Tasting room hostess, Carole, exudes a lot of rural charm and waxes poetic about the prairie grasslands around Elgin. Little House On The Prairie readily comes to mind and in fact at least one version of it was filmed here. Carole first poured Sonoita Chochise County NV Columbard which was profoundly true to type - round, soft, fruity and easy. Winemaker "Fran" used exactly the right word to describe the Sonoita Fume - flintlock. This Sauvignon Blanc was light fruity, and sour with a distinctly smoky "flintlock" nose. The Sonora Rosso may be the world's only blend of Cabernet and Columbard. The result is a light Gamay-like wine that is intended to accompany pasta with red sauce. Arizona Sunset is a Rose blend of 80% Columbard and 20% Merlot. There's a saying in southern Arizona that "when the mountains are pink, it's time for a drink." Presumably this is the pink wine to drink when the mountains are pink. Angel's Wing's is a fairly bland wine made from mission grapes that shows why this grape has gone out of style. Carole told me that many of the local churches use this as their sacramental wine. I suppose they just couldn't resist the name and besides it goes down easy. The 2004 Cabernet Sauvignon is a good wine , but lacks excitement.

The Village of Elgin Winery also caters to tourists, although I found the wines to be poorly made. I tried to visit the new Rancho Rosa, but owner Chris Hamilton, a pilot by day, was out of town. On the way, to Nogales I stopped in at Arizona Vineyards, a very successful tourist operation, with sweet easy wines for sale. You might conclude from all of this and our sample of El Norte from Dos Cabezas that all Arizona wineries are catering to the lowest common denominator with wines that are sweet and easy. Not so! There is one winemaker here who stands out in the same way that Daniel Lenko stand out in Ontario, Canada - Kent Callaghan. Check out our next blog to read about Kent.

Tuesday, January 23, 2007


Did you know that the Apaches made wine before the Spaniards arrived? Just kidding, but up there in the Chiracahua Mountains at 4200 feet, Al Buhl, Sam Pillsberry, and Tom Bostock grow grapes and make wine. When I spotted Dos Cabezas 2004 "El Norte" with it's 45% Mourvedre, 35% Grenache, 15% Petite Sirah, and 5% Syrah, I thought, wow, I have to try this despite the advice of the sales person I was consulting who advised purchasing the Tuscan blend. I didn't want a Tuscan blend! I was looking for a big exciting Rhone Style wine like those made by Kent Callaghan. I should have listened to the wine guy. I'm not sure whether this one is called "El Norte" because it is north of Elgin or because it is made to pander to gringo taste. How you can make bottled cotton candy blended with the taste of sweet hard candy from this combination of Rhone varietals is beyond me, but the Dos Cabezas plus one managed it.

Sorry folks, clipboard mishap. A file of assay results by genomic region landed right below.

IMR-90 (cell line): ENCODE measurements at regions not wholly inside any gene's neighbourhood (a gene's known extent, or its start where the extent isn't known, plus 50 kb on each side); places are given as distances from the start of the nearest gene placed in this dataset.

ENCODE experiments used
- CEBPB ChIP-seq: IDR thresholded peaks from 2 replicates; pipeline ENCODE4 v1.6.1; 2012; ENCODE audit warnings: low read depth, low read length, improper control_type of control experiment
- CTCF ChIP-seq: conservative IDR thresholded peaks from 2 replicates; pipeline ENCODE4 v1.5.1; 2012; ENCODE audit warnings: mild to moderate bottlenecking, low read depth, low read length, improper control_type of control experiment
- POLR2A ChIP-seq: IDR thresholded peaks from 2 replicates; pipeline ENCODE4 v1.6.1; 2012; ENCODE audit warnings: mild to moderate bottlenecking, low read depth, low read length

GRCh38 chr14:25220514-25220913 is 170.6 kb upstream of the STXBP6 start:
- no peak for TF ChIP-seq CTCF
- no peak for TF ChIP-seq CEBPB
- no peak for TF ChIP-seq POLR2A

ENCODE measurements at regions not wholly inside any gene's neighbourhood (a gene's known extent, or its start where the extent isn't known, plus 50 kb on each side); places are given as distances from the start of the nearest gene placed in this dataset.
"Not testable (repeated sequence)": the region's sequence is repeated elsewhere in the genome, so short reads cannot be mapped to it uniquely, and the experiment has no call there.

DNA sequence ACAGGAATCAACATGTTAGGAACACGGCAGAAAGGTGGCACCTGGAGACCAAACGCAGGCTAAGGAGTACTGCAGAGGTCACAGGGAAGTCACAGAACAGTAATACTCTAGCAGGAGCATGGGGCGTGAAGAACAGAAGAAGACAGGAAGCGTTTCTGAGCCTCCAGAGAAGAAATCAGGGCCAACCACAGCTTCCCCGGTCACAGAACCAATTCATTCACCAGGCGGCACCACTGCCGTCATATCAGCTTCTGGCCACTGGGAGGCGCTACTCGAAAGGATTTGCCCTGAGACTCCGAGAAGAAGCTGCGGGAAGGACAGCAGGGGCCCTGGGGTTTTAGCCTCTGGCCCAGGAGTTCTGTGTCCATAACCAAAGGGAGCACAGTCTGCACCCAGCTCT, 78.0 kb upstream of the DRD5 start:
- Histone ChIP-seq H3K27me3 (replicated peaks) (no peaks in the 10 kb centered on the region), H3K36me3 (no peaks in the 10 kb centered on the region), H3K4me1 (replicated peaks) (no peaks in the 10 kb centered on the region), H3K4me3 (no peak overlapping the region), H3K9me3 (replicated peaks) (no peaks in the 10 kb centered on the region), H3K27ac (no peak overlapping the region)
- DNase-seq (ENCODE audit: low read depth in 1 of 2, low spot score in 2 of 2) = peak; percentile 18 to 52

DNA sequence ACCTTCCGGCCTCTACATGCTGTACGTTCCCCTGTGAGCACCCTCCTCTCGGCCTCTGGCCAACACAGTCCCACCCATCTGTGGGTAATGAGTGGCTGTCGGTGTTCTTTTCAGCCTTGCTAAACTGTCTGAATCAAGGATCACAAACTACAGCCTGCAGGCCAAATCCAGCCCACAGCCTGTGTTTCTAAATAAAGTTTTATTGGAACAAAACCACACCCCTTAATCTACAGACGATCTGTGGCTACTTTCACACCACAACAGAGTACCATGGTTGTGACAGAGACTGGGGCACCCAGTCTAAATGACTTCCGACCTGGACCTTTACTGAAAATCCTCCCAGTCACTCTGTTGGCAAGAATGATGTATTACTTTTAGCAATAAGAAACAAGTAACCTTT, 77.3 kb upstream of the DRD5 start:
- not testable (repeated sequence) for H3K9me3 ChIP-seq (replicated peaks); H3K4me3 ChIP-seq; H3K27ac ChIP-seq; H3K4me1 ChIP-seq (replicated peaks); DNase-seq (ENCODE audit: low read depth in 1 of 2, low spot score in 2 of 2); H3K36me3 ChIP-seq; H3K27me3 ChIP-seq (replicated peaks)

Monday, January 22, 2007

Quiz - Why Did The Rabbit Buy Yellowtail?

Why did the rabbit buy Yellowtail Chardonnay instead of Columbia Crest Two Vines Chardonnay? Because of the sell dates! With white wine, especially inexpensive white wine found in supermarkets, think of the vintage date as a "sell by" date. Generally speaking, the younger the better, contrary to what you might think. Try not to buy any whites that are more than two years old. The 2005 Yellowtail was clean and fresh with a hint of minerality, just as I was hoping. I was afraid the 2003 Columbia Crest would be too old, even though Columbia Crest Two Vines is an excellent wine when it is less than two years old. What's the rabbit got to do with it? Not much, but then the critter on the Yellowtail label has nothing to do with wine either, but it sells wine. How about White Rabbit? Dutch White Rabbit? Jack Rabbit?

Wednesday, January 17, 2007

Ten Best New Washington Wineries

I believe we are now up to 450 wineries in Washington State. After California, Washington is the largest producer of wine in the U.S. The quality of wine in Washington continues to improve and at least 100 wineries are producing excellent wine. Some of the new wineries are producing great wine right out of the shoot. Here are my choices for the ten best new wineries in Washington in no particular order.

1) Fall Line - Technically speaking, Fall Line is not exactly new, but in fact, Tim Sorensen only produced less than 100 cases of wine last year and this year came up with three beauties each reflecting his goals of balance, grace and depth. All three of Tim's wines - 2004 Horse Heaven Hills , 2004 Red Mountain and 2004 Columbia Valley - are excellent.

2) Palouse Winery - George Kirkish burst upon the scene with an excellent blend called Eclipse and a Petit Sirah called Black Pearl which may be the best Petit Sirah I've tasted.

3) 14 Hands - Outstanding value! A Cabernet, a Merlot and a superb Chardonnay for only $12 retail. The Chard was one of the three best I've tasted this year.

4) Harbinger - Winemaker, Sarah Gagnon is pioneering at the westernmost outpost of Washington wine on the Olympic Peninsula near her family homestead.

5) Red Sky - Excellent reds! The 2003 Red Sky Bordeaux Style Blend was an outstanding splurge of the week,.